Consolidation of retailers has been a great influence on the consumer packaged goods industry over the past 10 years, but so has the explosion in chain store locations. The effects are seen at all levels of retail, from C-Store to grocery to drug store to super-centers. In fact, according to the Private Label Manufacturers Association, over just the past five years alone, private label in grocery has increased 34% to $55.5 billion and in drug stores 45% to $6.1 billion. In terms of percentage growth, this is sobering statistic for an already hyper-competitive consumer packaged goods industry.
To a fair degree, consumer packaged goods manufacturers should take heed. Retail outlets know they have a substantial degree of power in the consumer packaged goods sales equation. Sales in branded chains account for the vast majority of business for many consumer packaged goods companies. In fact, for some drug store CPG’s, there are only five customers – Wal-Mart, Target, CVS, Walgreen and Rite Aid. For small to mid-sized consumer packaged goods companies, losing one of these retailers may spell doom. (Note the video below where CVS bans the sale of tobacco).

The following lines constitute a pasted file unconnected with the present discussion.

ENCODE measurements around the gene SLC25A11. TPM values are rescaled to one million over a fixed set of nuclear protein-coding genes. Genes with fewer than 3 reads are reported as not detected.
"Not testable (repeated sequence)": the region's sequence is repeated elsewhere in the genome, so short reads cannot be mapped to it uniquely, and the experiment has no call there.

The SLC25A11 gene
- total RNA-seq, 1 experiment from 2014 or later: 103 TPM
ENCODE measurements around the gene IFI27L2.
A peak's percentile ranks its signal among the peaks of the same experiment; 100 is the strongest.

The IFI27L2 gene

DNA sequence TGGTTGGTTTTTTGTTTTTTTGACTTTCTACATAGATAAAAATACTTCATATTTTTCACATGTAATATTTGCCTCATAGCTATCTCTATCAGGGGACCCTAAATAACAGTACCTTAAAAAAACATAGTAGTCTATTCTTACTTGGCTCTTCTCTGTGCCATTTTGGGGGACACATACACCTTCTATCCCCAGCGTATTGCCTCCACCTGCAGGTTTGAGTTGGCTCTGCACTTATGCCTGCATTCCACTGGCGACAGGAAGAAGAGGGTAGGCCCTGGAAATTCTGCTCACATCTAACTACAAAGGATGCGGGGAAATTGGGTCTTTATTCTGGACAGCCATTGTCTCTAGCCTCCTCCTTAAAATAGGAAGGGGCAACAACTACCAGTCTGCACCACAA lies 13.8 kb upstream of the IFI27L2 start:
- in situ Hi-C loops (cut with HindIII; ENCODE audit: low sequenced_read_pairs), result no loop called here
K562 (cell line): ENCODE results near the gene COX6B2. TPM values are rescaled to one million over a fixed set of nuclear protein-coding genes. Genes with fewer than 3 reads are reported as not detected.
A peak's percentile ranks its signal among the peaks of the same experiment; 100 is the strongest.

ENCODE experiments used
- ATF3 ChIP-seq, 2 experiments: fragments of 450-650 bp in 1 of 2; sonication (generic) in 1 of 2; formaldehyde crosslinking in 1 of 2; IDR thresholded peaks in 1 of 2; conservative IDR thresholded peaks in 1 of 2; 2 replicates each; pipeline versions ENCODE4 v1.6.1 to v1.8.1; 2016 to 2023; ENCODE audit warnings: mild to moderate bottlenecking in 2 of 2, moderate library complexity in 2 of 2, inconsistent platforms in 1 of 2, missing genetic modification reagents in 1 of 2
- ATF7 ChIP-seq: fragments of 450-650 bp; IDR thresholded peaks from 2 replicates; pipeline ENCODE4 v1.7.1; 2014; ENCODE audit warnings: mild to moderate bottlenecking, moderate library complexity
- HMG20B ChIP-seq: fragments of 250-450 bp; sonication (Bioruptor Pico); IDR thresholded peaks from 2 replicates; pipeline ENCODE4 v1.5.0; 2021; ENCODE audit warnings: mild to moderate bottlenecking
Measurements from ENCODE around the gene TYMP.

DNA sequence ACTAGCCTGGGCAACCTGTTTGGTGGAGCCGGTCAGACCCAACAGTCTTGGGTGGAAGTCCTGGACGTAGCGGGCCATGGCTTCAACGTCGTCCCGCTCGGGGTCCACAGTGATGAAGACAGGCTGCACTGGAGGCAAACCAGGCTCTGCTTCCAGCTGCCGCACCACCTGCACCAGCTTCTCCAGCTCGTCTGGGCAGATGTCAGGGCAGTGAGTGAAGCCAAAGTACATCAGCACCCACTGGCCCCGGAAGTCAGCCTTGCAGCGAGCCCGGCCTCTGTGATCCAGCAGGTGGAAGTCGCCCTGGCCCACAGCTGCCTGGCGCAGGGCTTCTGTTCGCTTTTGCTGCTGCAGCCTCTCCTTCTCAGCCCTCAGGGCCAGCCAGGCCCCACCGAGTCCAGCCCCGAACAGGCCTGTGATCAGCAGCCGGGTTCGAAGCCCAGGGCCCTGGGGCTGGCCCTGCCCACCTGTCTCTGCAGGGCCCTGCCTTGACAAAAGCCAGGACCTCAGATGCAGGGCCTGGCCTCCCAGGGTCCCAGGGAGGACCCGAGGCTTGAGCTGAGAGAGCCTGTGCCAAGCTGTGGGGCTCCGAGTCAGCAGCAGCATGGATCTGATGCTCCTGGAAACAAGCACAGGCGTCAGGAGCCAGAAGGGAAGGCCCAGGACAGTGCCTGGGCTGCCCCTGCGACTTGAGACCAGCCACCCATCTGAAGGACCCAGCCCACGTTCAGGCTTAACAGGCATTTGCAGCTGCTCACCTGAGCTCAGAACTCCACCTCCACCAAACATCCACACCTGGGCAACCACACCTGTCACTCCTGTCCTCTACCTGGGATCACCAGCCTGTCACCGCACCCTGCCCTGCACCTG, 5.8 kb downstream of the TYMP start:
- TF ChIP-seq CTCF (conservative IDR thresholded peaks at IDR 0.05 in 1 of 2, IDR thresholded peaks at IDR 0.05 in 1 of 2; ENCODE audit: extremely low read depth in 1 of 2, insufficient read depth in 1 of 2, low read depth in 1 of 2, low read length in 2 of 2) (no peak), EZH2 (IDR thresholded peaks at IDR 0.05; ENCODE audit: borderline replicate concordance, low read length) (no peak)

For many of the smaller manufacturers, the chain’s national buyers know they hold all of the cards. They squeeze every penny out of the manufacturer and, at best, reward them with a single facing and sub-prime shelf space, causing the manufacturer to always look over their shoulder to see what the buyer is going to do next.
For larger manufacturers, there is not nearly as much pressure. The retailers count on the larger manufacturers to bring customers into their stores through marketing and advertising initiatives. consumer packaged goods brand names spend a lot of money to get consumers to purchase their products and this is money retailers believe they do not have to spend to attract consumers because of it.